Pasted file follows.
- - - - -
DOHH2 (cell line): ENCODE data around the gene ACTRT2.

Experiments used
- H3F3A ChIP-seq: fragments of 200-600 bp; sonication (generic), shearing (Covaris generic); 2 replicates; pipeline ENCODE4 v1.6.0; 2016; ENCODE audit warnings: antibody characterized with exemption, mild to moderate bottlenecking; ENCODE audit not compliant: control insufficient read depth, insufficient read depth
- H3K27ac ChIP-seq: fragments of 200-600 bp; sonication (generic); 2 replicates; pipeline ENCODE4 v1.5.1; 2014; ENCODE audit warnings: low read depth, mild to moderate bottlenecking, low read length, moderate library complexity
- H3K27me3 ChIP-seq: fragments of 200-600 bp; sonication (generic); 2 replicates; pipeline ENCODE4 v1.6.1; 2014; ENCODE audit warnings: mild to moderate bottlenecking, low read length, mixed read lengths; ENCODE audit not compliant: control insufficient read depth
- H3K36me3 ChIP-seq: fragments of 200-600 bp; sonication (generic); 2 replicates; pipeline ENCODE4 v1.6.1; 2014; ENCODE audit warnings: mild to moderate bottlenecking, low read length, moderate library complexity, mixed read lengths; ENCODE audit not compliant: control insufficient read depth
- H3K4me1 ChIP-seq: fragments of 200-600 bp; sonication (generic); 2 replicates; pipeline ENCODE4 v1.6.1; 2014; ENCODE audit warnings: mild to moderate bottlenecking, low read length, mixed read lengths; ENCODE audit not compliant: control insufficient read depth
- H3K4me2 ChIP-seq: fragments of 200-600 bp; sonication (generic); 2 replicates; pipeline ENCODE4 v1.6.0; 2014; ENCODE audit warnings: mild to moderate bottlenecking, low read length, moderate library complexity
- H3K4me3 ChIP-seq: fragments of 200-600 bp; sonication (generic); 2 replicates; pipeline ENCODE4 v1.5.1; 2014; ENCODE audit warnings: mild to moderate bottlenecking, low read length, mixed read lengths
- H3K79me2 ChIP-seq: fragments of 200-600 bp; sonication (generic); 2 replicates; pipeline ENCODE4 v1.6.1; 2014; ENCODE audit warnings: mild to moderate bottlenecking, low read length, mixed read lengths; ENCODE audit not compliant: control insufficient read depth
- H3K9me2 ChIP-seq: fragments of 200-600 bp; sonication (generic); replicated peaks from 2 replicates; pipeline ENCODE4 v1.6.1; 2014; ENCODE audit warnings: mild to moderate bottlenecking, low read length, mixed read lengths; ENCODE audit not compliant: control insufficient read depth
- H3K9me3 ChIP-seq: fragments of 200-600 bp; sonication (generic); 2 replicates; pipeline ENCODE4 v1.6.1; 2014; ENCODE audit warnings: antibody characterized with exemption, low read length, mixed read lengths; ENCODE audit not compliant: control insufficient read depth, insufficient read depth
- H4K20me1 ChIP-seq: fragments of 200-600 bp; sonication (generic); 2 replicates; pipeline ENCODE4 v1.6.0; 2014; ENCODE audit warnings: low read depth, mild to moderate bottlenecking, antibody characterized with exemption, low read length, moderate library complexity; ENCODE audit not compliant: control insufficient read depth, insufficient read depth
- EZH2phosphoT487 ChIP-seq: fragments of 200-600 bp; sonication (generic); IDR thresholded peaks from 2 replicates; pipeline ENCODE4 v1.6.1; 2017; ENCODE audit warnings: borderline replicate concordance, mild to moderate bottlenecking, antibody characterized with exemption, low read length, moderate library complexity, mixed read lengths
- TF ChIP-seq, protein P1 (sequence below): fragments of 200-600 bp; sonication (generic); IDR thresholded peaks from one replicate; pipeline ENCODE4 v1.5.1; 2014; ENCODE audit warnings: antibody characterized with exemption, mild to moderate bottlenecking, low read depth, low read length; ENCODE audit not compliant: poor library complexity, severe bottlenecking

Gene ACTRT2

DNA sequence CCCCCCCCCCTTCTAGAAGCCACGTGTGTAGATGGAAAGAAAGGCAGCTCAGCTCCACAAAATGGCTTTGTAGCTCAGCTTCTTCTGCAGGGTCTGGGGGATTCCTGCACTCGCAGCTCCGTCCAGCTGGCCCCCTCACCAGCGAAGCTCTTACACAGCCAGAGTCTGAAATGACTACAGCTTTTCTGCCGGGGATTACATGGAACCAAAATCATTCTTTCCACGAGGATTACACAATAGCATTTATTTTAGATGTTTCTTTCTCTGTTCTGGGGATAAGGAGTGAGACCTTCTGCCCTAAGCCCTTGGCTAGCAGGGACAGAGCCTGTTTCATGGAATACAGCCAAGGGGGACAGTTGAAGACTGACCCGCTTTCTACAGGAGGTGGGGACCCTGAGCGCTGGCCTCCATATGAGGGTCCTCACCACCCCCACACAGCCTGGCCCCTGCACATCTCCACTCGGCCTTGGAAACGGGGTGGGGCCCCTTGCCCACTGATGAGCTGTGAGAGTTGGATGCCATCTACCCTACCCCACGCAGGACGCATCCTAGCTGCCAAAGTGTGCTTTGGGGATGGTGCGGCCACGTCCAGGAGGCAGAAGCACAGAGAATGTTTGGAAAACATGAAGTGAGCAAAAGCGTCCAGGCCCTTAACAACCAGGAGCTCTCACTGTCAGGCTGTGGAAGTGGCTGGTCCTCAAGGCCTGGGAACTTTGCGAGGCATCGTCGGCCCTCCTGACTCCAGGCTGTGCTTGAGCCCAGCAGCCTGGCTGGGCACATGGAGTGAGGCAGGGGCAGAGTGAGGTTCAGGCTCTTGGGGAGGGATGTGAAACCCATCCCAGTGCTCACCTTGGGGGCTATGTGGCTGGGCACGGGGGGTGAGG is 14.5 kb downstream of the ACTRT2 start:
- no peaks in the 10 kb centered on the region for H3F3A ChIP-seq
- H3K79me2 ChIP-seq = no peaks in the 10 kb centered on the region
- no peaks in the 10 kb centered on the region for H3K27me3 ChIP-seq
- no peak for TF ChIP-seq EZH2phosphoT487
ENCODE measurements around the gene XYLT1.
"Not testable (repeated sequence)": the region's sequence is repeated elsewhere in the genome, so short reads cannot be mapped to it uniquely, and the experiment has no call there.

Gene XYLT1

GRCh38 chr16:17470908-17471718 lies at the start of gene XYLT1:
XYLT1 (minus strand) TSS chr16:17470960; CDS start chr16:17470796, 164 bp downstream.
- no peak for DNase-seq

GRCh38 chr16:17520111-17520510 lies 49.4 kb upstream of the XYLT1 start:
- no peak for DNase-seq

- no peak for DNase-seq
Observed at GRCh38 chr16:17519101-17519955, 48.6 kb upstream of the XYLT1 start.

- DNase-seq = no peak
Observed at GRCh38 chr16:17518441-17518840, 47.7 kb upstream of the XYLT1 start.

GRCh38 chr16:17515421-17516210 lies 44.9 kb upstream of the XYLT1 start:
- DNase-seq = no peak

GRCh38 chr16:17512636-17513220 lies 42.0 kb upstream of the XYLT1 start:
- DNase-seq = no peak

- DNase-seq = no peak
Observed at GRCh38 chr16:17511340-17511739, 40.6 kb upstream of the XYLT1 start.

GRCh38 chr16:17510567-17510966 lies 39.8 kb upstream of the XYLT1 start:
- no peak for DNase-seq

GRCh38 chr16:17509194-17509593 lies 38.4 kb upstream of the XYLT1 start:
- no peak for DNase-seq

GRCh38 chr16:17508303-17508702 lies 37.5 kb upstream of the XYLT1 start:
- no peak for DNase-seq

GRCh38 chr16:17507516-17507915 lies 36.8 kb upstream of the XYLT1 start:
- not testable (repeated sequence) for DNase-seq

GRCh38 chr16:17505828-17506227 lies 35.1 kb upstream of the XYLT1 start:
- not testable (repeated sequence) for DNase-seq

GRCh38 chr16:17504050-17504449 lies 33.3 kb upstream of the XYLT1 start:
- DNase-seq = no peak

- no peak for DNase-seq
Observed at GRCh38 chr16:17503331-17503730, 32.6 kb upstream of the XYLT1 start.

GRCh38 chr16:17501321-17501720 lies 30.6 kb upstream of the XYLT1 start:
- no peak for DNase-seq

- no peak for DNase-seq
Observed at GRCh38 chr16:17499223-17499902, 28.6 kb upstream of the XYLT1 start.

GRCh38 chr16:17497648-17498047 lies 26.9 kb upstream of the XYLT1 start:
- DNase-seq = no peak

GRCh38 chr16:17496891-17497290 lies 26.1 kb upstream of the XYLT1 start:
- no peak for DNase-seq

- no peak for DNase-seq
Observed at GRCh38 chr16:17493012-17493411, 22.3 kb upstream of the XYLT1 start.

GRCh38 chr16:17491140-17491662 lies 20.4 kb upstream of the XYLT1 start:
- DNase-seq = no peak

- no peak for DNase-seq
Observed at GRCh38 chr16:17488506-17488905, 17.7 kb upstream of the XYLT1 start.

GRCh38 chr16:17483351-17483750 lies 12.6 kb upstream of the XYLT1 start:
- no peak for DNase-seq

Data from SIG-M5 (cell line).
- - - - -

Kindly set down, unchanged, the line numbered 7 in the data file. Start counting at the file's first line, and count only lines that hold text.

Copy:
- H3K4me1 ChIP-seq: fragments of 200-600 bp; sonication (generic); 2 replicates; pipeline ENCODE4 v1.6.1; 2014; ENCODE audit warnings: mild to moderate bottlenecking, low read length, mixed read lengths; ENCODE audit not compliant: control insufficient read depth